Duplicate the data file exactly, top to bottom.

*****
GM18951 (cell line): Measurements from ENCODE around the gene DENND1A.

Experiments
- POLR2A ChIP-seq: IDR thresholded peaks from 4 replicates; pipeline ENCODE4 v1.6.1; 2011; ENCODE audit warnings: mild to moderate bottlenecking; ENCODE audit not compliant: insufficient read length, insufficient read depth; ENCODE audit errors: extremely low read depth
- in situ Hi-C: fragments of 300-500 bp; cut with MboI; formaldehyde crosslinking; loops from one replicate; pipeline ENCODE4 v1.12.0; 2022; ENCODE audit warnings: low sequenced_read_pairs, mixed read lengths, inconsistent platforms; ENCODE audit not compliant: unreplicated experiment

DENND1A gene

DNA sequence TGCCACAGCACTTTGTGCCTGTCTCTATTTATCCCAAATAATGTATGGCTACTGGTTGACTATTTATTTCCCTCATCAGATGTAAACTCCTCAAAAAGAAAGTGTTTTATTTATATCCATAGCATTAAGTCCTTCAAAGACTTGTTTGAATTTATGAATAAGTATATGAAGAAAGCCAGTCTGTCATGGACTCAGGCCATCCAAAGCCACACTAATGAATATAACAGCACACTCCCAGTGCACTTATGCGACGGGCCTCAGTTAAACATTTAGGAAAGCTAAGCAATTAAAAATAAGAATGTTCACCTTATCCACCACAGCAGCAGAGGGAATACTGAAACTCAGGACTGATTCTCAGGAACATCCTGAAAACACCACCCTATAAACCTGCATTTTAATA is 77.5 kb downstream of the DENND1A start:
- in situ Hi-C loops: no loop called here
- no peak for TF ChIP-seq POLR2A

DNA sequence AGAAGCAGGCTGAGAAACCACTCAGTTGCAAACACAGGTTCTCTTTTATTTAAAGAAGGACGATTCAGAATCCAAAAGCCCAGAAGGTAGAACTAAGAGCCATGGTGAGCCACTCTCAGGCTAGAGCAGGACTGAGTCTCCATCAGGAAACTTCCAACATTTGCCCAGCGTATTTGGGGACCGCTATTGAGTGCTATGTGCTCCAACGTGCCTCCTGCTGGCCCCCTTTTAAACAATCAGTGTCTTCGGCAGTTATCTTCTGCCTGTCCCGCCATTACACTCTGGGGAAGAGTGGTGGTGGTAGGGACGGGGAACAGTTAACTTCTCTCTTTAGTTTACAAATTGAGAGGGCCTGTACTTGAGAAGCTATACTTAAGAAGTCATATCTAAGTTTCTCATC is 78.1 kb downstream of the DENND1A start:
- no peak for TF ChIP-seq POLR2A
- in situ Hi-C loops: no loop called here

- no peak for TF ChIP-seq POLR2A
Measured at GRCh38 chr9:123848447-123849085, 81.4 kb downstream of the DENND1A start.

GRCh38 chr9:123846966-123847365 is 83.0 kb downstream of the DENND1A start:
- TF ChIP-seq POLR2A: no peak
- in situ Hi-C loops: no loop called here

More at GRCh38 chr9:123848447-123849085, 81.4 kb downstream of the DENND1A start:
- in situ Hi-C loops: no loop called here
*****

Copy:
GM18951 (cell line): Measurements from ENCODE around the gene DENND1A.

Experiments
- POLR2A ChIP-seq: IDR thresholded peaks from 4 replicates; pipeline ENCODE4 v1.6.1; 2011; ENCODE audit warnings: mild to moderate bottlenecking; ENCODE audit not compliant: insufficient read length, insufficient read depth; ENCODE audit errors: extremely low read depth
- in situ Hi-C: fragments of 300-500 bp; cut with MboI; formaldehyde crosslinking; loops from one replicate; pipeline ENCODE4 v1.12.0; 2022; ENCODE audit warnings: low sequenced_read_pairs, mixed read lengths, inconsistent platforms; ENCODE audit not compliant: unreplicated experiment

DENND1A gene

DNA sequence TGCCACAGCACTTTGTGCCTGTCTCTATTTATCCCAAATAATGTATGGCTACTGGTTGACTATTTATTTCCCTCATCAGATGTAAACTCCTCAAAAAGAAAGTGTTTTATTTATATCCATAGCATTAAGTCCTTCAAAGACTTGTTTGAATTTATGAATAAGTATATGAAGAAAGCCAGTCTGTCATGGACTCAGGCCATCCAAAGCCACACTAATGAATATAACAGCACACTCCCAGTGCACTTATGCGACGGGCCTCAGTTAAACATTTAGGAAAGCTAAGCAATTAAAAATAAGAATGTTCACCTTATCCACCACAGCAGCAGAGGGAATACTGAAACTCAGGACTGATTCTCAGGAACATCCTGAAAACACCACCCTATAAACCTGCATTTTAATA is 77.5 kb downstream of the DENND1A start:
- in situ Hi-C loops: no loop called here
- no peak for TF ChIP-seq POLR2A

DNA sequence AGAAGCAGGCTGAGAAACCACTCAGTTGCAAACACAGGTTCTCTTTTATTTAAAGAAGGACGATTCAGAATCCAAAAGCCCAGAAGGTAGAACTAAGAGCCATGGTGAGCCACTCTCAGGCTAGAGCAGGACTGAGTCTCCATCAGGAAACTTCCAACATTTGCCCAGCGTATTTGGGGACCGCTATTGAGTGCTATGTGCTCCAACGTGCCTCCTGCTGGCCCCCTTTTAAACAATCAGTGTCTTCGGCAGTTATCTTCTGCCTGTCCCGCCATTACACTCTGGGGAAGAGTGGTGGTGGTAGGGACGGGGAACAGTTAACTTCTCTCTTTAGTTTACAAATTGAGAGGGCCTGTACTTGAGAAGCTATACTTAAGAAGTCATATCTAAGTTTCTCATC is 78.1 kb downstream of the DENND1A start:
- no peak for TF ChIP-seq POLR2A
- in situ Hi-C loops: no loop called here

- no peak for TF ChIP-seq POLR2A
Measured at GRCh38 chr9:123848447-123849085, 81.4 kb downstream of the DENND1A start.

GRCh38 chr9:123846966-123847365 is 83.0 kb downstream of the DENND1A start:
- TF ChIP-seq POLR2A: no peak
- in situ Hi-C loops: no loop called here

More at GRCh38 chr9:123848447-123849085, 81.4 kb downstream of the DENND1A start:
- in situ Hi-C loops: no loop called here